Dad looked a bit sad, as did mom, when I brought up the walking to stay in shape. My father and I had made it a routine for he and I to go for long walks every Saturday when he had the day off from work. And after his accident, we’re not able to carry on that route so I would go walking by myself. I miss him being able to walk. He hasn’t been the same ever since.
“I’m glad to see that you still enjoy walking even after…” he paused. “Just let us know when you want us to get you a bike.”
I nodded and looked out the window to watch the scenery slip by as we made our way to the new house. I was holding back tears. Right now, I wasn’t sure if I was sad because of dad’s condition, or sad because I was in a new place and didn’t know anyone. My parents knew I was the type that was easily bullied and I’m sure they worried about that as much as I did. And there was no telling how these kids would react to my being there. I was different, and I knew that. Part of me wanted to go back home, yet the other part sought adventure in the great wide somewhere.
“We’ve arrived!” Mom suddenly called out, scaring the driver a bit.
Staring out the window, my eyes met with the new house we would be staying in. The first thing I noticed about the place was it was a tall building that sat on the busy street surrounded by other buildings. Right next door was a small restaurant that looked like a noodle shop. Pink cherry blossoms lined the road as far as the eye could see and across the street was a peaceful looking park filled with laughing families. Cars were parked on both sides of the road. Luckily, our way of entering the building was on the side, where the cab driver pulled in. There was a big metal looking door on the side of the building and a sign that said Welcome hung up on the wooden frame. There was even a bicycle rack by the door.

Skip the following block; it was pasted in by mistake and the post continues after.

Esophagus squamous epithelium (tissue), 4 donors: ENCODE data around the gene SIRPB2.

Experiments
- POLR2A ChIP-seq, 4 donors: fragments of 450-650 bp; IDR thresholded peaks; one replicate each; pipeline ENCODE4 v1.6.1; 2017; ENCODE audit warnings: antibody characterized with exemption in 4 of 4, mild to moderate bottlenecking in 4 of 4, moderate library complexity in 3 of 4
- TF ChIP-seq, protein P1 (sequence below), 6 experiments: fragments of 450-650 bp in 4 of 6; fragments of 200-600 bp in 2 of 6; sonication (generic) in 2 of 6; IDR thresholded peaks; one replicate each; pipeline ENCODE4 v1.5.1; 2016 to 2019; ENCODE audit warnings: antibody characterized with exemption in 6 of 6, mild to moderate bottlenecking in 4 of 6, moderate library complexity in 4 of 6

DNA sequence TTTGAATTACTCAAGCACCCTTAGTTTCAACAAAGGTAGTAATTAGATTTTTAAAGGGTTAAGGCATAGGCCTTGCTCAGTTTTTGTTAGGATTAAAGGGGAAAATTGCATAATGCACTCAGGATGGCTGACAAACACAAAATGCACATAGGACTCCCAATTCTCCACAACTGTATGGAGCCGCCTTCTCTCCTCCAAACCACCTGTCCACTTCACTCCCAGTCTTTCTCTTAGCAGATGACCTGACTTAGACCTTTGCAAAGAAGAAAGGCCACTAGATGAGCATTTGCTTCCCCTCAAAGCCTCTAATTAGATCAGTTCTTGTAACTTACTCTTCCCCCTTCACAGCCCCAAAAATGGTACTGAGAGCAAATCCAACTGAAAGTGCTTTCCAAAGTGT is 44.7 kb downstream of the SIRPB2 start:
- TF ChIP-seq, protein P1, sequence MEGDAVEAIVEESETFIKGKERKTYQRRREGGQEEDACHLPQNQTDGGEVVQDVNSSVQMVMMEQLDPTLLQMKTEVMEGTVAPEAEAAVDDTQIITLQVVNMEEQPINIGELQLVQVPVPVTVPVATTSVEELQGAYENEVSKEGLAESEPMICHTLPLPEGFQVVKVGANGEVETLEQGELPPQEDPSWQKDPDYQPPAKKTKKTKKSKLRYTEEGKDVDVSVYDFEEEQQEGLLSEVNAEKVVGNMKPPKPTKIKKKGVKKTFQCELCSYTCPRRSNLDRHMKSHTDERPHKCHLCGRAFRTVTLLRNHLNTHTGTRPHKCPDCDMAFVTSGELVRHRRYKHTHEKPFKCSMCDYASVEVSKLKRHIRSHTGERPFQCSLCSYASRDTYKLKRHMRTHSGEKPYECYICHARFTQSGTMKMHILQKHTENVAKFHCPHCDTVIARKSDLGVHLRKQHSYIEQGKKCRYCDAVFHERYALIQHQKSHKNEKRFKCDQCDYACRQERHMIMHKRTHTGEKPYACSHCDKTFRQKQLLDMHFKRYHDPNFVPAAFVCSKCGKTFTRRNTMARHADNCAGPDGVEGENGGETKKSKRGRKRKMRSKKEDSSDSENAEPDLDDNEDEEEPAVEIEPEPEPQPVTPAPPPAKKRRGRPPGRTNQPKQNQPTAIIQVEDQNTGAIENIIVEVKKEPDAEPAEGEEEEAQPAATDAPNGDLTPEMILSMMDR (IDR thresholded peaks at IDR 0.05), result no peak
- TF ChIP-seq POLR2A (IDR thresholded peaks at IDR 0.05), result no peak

I sighed. This reminded me so much of the dramas I would watch on the tv. I could feel at least a slight jolt of excitement as I thought of the adventured that awaited be.
“Tess, help the cab driver with the bags while I get your dad into his wheelchair,” mom said climbing out the car.
I did as told and paid the driver, who tipped his hat and climbed back into his car and drove off as soon as everyone was out. We all looked at each other and smiled. This was it, the start of our new lives here in Japan. Mom pushed dad towards the large metal door and I pulled it open. It squeaked loudly, causing me to cringe.
“At least we know you won’t be able to sneak out at night to go adventuring,” dad joked.
I did a mocking laugh and followed them inside. Thankfully there was a small elevator around the staircase the led up the third floor.
“I’ll meet you guys up there!” I said playfully, as I ran up the stairs.
I slowed down when reality hit me. I was starting school tomorrow and I didn’t have my school uniform yet. I face-palmed and met my parents by our room door.
“Mom, dad… I don’t have my school uniform yet,” I pointed out, as mom finally unlocked the door and pushed it open.
“Don’t worry. It’s at the cleaners and I’ll give you the money to go and pick it up today,” mom said as she entered the room. “Don’t forget to take your shoes off before stepping on the carpet. I have a pair of slippers with your name on it in the hall.”
Mom dug in her purse and handed me some money for the pickup. I waved at them both before disappearing down the stairs. This began my first adventure into the great wide somewhere. Onward to the cleaners I went. With a help from the directions mom gave to me, of course.